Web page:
For the EV industry to continue to thrive, charging-infrastructure firms need to work together to adopt baseline standards to better meet public needs. Many of these firms are currently receiving public money to help build the foundation of our nation’s future transportation infrastructure. By adopting shared standards for access, interoperability, transparency and pricing, charging infrastructure firms have the opportunity to drive demand, increase revenue and contribute to our shared vision of a cleantech transportation system in our country.
The challenges of cloud-based charging
The majority of new public-charging stations installed in the U.S. over the past year and a half are manufactured and operated by two firms, Ecotality and Coulomb. Ecotality operates the Blink stations and network; Coulomb operates the ChargePoint stations and network. Currently the Blink Network website map lists 1,152 charging stations at 498 sites. The ChargePoint network has 2,441 stations at 1,465 sites. These are Level 2 (240 V) chargers that can fully charge a Chevy Volt in about four hours and a Nissan Leaf in about eight hours.
These stations are cloud-based. Data is sent and received among drivers, station owners (hosts) and a central network to provide access to electricity for charging vehicles. The proposed benefits of a cloud-based charging system include better management of services through tracking station use and energy costs. This system is intended to make price setting, payment processing and driver support easier and more responsive.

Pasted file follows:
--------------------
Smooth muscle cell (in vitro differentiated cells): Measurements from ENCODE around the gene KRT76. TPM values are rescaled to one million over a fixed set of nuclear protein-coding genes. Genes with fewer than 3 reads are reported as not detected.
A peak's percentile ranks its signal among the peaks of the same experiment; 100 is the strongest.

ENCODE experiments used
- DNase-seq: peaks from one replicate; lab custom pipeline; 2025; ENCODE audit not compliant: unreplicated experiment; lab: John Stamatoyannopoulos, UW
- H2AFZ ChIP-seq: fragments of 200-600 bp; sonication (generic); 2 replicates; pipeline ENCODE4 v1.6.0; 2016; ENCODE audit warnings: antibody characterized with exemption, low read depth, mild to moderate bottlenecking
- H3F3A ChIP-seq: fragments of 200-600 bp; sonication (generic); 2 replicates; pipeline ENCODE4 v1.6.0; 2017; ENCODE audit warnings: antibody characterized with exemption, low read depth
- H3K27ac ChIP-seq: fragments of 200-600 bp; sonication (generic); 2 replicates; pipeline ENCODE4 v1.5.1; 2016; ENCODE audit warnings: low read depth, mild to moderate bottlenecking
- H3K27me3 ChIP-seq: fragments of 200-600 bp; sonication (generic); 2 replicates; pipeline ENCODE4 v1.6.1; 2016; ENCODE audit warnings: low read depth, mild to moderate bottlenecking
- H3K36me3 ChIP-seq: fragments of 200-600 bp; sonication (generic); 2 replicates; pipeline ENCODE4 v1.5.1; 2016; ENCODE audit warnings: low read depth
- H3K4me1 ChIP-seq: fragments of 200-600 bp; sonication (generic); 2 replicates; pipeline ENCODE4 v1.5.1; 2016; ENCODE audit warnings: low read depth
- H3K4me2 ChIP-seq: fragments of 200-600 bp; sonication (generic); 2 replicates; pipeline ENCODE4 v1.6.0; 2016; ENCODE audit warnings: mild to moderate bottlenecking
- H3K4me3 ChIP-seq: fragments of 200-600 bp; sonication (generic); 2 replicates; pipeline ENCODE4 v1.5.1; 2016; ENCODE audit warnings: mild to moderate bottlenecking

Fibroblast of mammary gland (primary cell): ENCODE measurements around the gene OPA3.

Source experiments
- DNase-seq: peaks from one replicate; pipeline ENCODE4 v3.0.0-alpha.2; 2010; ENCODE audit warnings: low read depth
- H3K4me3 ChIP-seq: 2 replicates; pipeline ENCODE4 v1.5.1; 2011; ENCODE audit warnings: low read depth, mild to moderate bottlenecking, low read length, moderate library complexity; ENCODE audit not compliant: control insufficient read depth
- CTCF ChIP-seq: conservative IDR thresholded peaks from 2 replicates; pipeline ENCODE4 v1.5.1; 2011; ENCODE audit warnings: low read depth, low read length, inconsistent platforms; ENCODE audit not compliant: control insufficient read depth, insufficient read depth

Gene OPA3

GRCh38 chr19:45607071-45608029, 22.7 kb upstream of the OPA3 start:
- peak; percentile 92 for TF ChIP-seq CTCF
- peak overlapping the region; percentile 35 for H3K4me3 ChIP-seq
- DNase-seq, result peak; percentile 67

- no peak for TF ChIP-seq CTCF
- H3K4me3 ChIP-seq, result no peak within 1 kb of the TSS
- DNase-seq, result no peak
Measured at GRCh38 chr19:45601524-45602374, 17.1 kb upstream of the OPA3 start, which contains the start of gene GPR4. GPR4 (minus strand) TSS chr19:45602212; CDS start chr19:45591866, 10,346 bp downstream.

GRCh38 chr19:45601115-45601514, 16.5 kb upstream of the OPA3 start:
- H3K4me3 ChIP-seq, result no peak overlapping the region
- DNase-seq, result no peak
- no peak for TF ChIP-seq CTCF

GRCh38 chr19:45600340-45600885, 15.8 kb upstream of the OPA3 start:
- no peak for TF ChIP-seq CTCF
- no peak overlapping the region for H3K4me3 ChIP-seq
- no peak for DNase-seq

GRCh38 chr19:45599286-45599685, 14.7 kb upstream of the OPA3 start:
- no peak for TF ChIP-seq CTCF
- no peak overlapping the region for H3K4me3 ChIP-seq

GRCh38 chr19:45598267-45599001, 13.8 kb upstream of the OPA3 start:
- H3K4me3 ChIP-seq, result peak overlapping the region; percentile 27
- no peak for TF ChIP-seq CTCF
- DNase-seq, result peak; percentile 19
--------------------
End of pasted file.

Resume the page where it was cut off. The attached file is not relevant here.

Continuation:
“We are big believers in smart infrastructure. It feeds us data and gives us back information. We want people to tell us where to put chargers so we can create a smart charging infrastructure that teaches us where the need is,” said Andy Hooper from Ecotality in an interview.
On the surface, a cloud-based charging system is the intelligent way to go, since the system theoretically provides real-time data that optimizes use by station owners and drivers. However, no one knows the challenges of a cloud-based charging infrastructure better than the plug-in drivers themselves. To document and analyze these experiences, researchers with Plug In America (PIA) recently conducted a study titled “Are Taxpayer and Private Dollars Creating Effective Electric Vehicle Infrastructure?” Plug In America is a nonprofit organization created by and for plug-in drivers. I spoke with Tom Saxton, the primary author of this study, as well as with other representatives within the organization to get an overview of the main challenges of the current public-charging infrastructure.